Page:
There are two ways of looking at this piece:
Shiny pieces that fit together nicely.
There is a popular philosophical argument in support of intentional or intelligent design of the universe. It posits this: since shaking a disorganized box of watch parts cannot spontaneously cause them to self-assemble into a watch, the existence of an assembled watch must thereby prove the existence of a watchmaker. By analogy, the mere existence of a complex universe thereby proves the existence of a guiding mind in the creation of the universe and everything in it.
A compelling argument, with a flaw.
It presupposes that a box of watch parts is - by definition - disorganized. Is it? An assembled watch is just one system of organization in which watch parts can be organized, but there are others. For instance, the shaken box of parts could spontaneously sort by size, colour, name, etc. - any of which would be a system of organization and all of which would seem plausible to occur by random chance given infinite opportunity.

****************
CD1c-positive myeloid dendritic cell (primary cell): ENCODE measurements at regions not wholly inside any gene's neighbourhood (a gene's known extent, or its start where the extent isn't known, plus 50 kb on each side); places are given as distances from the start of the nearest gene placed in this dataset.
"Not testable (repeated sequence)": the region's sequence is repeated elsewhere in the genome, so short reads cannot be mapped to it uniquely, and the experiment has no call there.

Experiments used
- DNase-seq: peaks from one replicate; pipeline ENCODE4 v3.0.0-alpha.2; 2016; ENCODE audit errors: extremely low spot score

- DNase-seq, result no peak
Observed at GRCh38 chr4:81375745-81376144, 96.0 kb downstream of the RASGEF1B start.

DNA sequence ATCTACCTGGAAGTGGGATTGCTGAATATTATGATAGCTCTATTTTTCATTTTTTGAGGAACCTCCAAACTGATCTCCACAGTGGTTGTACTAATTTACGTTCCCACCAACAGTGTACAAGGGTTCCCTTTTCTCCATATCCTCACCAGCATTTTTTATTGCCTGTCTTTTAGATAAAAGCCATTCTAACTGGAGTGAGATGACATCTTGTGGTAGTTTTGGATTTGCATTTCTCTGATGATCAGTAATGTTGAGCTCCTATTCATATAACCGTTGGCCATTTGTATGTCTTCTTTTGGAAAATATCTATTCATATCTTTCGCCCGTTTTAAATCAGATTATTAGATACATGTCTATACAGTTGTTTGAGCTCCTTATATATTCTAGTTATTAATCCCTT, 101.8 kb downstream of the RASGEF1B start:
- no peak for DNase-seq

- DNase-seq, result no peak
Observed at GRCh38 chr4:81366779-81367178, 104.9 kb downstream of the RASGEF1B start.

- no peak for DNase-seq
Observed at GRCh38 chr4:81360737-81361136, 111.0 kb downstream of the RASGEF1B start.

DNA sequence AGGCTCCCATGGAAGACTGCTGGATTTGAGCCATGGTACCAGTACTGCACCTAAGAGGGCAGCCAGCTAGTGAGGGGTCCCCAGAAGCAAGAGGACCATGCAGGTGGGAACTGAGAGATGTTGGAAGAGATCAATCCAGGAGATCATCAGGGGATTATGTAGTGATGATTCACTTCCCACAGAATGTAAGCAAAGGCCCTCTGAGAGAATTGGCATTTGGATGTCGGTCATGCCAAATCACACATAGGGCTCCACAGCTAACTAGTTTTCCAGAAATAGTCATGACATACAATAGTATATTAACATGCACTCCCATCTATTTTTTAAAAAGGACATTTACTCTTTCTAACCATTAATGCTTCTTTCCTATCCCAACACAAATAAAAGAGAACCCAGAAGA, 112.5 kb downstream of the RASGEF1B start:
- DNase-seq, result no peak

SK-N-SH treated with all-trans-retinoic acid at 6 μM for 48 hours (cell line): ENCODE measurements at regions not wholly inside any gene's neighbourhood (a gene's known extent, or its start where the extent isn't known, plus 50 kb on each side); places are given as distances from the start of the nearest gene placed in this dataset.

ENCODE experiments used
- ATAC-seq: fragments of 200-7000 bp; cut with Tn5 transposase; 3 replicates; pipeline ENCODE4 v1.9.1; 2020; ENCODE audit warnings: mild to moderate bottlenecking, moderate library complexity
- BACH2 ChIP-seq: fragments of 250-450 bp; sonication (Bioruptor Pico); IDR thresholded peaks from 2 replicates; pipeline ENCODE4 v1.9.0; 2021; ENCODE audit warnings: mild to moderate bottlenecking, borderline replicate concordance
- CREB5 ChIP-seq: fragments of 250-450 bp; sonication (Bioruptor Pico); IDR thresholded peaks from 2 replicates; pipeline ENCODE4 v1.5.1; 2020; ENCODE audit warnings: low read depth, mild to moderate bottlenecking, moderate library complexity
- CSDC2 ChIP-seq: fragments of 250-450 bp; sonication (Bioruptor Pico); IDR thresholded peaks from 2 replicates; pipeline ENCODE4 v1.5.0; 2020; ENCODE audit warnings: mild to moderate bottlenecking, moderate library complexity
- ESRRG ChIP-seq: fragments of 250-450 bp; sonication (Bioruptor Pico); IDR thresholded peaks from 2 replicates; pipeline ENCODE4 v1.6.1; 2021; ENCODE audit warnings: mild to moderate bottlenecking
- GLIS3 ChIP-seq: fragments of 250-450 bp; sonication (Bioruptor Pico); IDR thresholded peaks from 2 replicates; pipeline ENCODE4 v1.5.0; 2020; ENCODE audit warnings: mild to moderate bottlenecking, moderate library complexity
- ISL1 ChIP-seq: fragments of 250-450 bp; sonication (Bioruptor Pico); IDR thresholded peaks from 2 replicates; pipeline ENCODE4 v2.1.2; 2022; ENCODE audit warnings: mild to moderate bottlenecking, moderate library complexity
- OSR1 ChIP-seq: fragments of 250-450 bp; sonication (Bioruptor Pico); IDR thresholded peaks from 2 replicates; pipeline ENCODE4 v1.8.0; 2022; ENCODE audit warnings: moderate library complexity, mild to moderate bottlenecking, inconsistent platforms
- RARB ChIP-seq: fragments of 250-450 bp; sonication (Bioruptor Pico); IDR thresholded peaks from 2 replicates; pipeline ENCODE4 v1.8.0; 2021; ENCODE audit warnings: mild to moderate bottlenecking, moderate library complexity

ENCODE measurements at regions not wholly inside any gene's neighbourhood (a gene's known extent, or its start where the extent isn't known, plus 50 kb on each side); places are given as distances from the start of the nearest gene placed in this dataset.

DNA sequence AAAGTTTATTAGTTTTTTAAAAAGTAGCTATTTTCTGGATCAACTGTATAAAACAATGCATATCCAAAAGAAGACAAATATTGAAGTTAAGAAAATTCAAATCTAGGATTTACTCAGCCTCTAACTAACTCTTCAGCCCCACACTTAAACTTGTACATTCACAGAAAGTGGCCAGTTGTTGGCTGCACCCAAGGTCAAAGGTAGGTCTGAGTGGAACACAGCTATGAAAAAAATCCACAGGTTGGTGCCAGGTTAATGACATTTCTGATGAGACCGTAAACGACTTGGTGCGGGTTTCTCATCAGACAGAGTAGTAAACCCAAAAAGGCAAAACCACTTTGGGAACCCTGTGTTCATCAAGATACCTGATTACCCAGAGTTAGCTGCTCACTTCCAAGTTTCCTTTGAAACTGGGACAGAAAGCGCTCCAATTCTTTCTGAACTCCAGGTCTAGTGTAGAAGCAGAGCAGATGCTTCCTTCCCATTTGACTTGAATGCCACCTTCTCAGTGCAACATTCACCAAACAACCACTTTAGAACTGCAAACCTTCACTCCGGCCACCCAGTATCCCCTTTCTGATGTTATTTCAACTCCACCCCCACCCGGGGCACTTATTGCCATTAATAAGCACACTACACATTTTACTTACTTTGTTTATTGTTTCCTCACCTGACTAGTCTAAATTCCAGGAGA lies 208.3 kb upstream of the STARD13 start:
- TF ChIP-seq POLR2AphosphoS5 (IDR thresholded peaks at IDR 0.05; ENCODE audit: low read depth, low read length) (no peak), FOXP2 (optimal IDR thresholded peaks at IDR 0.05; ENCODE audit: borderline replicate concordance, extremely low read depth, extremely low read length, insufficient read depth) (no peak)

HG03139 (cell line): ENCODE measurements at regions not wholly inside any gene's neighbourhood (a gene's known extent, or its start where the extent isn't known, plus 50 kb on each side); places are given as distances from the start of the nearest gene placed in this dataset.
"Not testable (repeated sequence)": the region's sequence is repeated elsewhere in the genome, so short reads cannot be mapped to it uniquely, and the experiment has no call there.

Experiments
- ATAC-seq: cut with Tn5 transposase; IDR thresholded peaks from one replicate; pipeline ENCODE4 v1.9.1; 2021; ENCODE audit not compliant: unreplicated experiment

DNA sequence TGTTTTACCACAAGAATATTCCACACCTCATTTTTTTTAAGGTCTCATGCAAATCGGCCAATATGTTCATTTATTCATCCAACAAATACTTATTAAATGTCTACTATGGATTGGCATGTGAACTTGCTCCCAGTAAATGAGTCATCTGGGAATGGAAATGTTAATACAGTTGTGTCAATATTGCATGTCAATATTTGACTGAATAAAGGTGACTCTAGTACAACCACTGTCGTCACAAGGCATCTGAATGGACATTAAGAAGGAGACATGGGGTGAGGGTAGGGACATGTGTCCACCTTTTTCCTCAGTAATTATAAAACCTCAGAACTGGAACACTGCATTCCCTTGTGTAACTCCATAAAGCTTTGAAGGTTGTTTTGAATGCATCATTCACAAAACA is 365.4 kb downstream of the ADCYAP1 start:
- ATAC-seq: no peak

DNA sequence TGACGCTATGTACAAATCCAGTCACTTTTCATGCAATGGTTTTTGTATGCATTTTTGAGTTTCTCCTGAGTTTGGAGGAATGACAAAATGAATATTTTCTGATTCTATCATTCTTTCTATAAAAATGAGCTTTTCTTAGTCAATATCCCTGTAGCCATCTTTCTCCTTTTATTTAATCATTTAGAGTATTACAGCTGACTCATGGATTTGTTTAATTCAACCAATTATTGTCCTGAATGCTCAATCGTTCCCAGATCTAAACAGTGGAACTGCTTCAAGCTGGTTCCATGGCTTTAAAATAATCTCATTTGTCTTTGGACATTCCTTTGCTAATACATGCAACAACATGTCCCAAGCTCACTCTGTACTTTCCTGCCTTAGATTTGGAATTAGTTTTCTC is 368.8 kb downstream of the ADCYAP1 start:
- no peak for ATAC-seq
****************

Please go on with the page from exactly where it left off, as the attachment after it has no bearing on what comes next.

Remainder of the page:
Not convinced? Okay, try this: maybe a box of seemingly random watch parts are actually in a complex system of organization that is just not immediately apparent. Consider “Watchmaker’s Cabinet” - when the halves are observed in isolation, each maps out the impression of a seemingly random assembly of parts. But when the two halves are brought together it is revealed that they fit precisely and, just like an assembled watch, they are actually in a complex system of organization (even though this was not immediately apparent). But this would lead to a logical absurdity: the existence of a system that appears to be either highly organized or disorganized would both prove the existence of intelligent design.
You can draw your own conclusions, one of which maybe that I clearly enjoy every aspect of this creative process.
No actual watches were assembled or harmed in the making of this art piece.